Today (Tuesday), Exeter Chiefs celebrate the tenth anniversary of winning promotion to the Premiership. NEALE HARVEY marks that momentous day by talking to two of the main personalities
Exeter supremo Rob Baxter believes the same bloody-minded resilience that underpinned his side’s charge into the Premiership ten years ago will continue to fire their ambition.
On May 26, precisely a decade will have elapsed since Exeter triumphed at a rain-soaked Memorial Stadium to achieve their dream of a place in the big time after beating Bristol 29-10.
On the back of a 9-6 win in the first leg at Sandy Park, 24 points from the boot of now legendary fly-half Gareth Steenson and a late try from hooker Simon Alcott, whose career was sadly cut short by a neck injury three years later, proved more than enough for a 38-16 aggregate win.
While crestfallen Bristol would slide into a rapid decline that almost resulted in bankruptcy before they were rescued by billionaire Steve Lansdown, victory laid the platform for Exeter to make good on the potential that had seen them open their new stadium in 2006.
Ten years after masterminding promotion, Baxter is still at the helm, as is his right-hand man, Ali Hepher, and he is happy to expound on the reasons for their success.
“The important thing is having confidence in knowing what’s important, and some things have never changed,” Baxter told The Rugby Paper.
“We’ve never been afraid to experiment with how we play and we obviously look at how we improve and add to our squad.
“Nor are we afraid to look at opposition teams and take bits that have allowed them to be dominant in the Premiership or Europe, so we’ve proved we can adapt.
“But, overall, we stay true to ourselves and the thing that has probably allowed us to keep progressing has been resilience, because other teams maybe haven’t had that in abundance.”
By resilience, Baxter implies Exeter’s route to the top was far from plain-sailing. There was heartache along the way, not least a number of second and third place finishes between being promoted to the second tier in 1997 and making the final step, plus numerous cup final failures.
Baxter explains: “The thing I find the funniest, and at the same time the most frustrating, is when people still talk about us just arriving on the scene. For those of us who were there, we certainly didn’t just arrive, it felt like bloody hard work and we had to go through a lot and be patient.
“I played and captained Exeter when we went from the fourth tier to the second tier two years running in 1996 and 1997 and got to within touching distance of the top-flight, but we spent a lot of time in the old first division and the overriding message you’ll get from people who’ve been involved in this club for a long time is that although ambitions changed, it’s NOT been a meteoric rise.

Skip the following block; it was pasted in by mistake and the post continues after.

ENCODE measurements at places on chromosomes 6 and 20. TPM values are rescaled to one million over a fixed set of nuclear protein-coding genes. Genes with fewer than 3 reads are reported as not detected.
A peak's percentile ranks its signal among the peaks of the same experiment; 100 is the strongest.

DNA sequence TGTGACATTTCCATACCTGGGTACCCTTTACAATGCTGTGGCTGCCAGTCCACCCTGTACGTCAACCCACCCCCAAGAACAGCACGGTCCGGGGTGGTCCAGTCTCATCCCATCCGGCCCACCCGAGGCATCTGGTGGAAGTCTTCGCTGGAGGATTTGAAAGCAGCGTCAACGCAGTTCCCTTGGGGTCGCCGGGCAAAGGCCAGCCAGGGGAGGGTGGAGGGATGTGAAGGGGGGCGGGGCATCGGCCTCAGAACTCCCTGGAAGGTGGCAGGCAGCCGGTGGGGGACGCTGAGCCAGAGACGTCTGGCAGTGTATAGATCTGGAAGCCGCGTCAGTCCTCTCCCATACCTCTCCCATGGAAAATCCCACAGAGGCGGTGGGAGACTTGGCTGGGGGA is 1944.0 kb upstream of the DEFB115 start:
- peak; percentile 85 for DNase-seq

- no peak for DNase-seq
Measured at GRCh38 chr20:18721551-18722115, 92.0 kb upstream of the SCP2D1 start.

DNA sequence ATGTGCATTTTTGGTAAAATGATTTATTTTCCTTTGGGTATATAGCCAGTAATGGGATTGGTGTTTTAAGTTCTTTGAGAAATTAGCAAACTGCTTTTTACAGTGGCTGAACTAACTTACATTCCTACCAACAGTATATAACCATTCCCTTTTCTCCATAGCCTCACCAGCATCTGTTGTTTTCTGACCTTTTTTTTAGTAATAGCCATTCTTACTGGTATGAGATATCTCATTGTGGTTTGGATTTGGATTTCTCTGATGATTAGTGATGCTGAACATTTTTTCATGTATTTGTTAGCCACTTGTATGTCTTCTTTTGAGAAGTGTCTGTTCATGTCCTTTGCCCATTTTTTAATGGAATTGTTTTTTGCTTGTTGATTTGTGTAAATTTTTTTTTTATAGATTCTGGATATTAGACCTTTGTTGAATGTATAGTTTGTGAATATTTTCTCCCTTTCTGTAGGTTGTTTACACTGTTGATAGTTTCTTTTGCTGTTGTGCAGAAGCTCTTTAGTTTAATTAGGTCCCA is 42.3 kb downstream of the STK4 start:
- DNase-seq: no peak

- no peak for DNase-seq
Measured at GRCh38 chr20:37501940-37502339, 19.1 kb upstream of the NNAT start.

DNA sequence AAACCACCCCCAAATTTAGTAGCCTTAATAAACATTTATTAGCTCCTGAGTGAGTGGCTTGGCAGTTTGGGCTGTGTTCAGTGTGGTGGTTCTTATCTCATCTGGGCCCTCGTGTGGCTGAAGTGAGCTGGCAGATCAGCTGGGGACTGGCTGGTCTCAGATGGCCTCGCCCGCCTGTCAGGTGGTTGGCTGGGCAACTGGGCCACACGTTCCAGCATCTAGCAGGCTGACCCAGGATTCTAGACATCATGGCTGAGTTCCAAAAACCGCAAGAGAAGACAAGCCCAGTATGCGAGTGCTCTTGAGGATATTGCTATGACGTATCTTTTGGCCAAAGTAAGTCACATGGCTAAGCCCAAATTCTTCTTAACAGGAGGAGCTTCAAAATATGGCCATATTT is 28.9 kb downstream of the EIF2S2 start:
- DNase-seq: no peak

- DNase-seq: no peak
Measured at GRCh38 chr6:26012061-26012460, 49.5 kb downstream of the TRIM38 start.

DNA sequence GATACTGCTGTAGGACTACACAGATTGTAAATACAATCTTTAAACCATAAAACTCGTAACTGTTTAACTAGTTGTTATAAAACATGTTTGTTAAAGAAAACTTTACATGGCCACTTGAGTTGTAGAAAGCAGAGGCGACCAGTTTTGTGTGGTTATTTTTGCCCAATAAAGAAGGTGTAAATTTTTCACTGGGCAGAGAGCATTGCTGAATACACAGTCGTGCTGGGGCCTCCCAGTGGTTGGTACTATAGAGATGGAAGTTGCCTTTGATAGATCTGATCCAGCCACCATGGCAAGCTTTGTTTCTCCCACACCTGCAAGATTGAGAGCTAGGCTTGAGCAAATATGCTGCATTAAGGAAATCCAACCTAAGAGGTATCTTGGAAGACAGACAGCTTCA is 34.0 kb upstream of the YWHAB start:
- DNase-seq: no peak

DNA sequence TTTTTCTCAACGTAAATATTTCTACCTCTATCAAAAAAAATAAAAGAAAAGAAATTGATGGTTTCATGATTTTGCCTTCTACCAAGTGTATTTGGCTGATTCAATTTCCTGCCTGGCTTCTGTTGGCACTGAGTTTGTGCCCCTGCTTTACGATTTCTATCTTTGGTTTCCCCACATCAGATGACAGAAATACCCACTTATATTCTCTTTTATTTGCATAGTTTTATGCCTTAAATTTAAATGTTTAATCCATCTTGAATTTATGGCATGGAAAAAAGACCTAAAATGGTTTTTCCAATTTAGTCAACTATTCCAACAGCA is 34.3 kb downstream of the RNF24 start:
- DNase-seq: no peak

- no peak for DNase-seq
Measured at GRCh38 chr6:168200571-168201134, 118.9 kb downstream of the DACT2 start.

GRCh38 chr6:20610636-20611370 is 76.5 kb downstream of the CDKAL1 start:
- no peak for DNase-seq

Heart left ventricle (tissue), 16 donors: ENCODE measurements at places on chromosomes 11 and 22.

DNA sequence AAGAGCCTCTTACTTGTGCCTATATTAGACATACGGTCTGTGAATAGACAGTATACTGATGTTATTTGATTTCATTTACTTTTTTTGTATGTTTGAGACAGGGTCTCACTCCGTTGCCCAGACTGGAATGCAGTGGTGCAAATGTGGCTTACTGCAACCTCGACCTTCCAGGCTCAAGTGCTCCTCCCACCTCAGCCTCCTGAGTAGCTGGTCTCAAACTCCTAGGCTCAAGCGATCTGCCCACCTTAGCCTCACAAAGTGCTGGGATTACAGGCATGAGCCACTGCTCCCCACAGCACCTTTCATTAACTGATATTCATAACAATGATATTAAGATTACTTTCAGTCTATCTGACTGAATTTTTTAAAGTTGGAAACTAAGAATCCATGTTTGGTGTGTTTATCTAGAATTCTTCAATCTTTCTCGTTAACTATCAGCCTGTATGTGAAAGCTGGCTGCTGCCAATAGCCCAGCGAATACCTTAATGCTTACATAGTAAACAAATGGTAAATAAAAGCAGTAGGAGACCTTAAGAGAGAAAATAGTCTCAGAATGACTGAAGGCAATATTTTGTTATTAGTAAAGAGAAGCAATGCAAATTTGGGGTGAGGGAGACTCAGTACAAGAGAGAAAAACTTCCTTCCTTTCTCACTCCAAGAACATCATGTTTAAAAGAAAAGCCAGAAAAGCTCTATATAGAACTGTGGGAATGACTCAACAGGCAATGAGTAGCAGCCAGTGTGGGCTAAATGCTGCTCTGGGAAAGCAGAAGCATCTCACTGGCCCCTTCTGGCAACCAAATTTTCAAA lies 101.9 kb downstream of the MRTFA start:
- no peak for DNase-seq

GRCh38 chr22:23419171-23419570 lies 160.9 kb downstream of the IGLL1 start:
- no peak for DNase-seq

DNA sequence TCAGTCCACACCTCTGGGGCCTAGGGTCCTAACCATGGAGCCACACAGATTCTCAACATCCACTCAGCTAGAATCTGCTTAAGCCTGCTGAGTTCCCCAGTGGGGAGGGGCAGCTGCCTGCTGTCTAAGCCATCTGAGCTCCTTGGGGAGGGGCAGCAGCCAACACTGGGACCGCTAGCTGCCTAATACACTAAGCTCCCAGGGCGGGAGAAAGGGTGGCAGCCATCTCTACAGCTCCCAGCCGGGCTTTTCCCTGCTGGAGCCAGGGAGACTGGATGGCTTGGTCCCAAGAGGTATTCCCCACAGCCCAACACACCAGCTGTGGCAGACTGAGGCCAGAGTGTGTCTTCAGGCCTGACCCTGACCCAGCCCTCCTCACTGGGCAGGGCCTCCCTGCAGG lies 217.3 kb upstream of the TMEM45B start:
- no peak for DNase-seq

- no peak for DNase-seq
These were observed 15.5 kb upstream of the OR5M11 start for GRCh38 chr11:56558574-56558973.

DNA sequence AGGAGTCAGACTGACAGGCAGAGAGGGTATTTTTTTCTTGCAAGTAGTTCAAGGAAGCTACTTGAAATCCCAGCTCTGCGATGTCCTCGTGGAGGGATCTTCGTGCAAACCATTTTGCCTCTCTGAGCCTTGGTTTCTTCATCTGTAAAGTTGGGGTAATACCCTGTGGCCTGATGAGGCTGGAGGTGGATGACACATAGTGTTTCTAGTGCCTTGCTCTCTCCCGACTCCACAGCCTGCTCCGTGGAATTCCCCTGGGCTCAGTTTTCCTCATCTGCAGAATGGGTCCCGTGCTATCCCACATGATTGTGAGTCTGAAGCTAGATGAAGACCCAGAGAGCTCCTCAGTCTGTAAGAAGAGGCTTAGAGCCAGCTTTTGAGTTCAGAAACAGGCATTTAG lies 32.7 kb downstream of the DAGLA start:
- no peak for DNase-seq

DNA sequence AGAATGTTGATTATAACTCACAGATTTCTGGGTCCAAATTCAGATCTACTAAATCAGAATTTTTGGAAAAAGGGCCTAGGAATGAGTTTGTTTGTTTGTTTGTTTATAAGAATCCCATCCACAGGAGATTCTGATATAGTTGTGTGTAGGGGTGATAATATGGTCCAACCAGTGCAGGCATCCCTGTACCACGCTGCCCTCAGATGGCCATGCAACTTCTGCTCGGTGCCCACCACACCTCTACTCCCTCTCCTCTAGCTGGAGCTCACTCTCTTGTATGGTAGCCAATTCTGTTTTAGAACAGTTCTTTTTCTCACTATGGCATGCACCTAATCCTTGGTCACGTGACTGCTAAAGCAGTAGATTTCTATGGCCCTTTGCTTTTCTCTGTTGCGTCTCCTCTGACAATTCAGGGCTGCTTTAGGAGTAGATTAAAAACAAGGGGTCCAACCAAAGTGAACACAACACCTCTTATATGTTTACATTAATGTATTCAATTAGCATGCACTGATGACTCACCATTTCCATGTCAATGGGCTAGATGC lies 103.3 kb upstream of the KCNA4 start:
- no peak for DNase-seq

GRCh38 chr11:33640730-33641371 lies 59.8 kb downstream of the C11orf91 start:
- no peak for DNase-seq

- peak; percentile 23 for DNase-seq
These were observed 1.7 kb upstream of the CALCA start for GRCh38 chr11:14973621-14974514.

“We got there or thereabouts in the league many times without succeeding. We got to the final of the tier two cup competition four times but lost the lot.
“But while other clubs briefly shone before falling away, we never got dented by failure and it’s that resilience that’s shown through.
“As big as beating Bristol was – and it was a very special moment – in reality it was only the next step of a journey that had taken years. It’s the same attitude that underpins us now.”
Irish lock Tommy Hayes led Exeter into battle at the Memorial Stadium. Here’s his take on that momentous night for the Chiefs.
“I remember the atmosphere surrounding those play-off games as much as anything.
“It was my second season at Exeter and having slipped up the previous season, we knew we had to get down to business. It was a shoot-out to get into the Premiership and that brought its own tension, but you can either let that intimidate you or you can embrace it – and we chose the latter.
“The big driver for us, and what I tried to impose on the lads, was what it meant to the club. I was trying to tap into the club’s history as much as possible and use that as a positive.
“Exeter had started to be considered as always the bridesmaids because in the few years leading up to that 2009/10 season we’d been a top two team without being able to overcome the Premiership club-in-waiting, whether it be Harlequins, Northampton or Leeds.
“Exeter had always been up there but never got over the line, but this time we felt we had a good new group and we didn’t saddle ourselves with the shortcomings of previous seasons, although I still wanted us to tap into the 139-year history of where Exeter had come from.
“Tony Rowe, our chairman, had a lock-up near the old County Ground and I found all these old photos in there.
“I said, ‘Right, these shouldn’t be left down here, the boys need to see this long history,’ so we put the pictures up at Sandy Park and that helped bring the whole lot together. We knew we were on the brink of taking that next step and that gave us brilliant inspiration.
“There’d been nothing between ourselves and Bristol during the regular season and we won the first leg of the final 9-6, but going into that second game we were as confident as we could be. Pressure was mentioned, but pressure’s what you make of it and we wanted to perform.
“The plan came together, Steeno kicked his goals and it was a brilliant achievement by a special group of fellas I was proud to lead, and who continued to grow as a group in the Premiership.
“Nobody was sure Exeter could win a Premiership, but we always knew there was big growth in the club.
“The only disappointment for me was having to step away through injury three years later and miss out on a few things, but while I was in the thick of it, it was hugely enjoyable.
“Ten years on, Rob Baxter and Ali Hepher are still there leading a brilliant coaching set-up and Tony will want to hold on to them for as long as he possibly can. They’re constantly talking about improvement so they’ll keep the players invigorated and achieve more success.”
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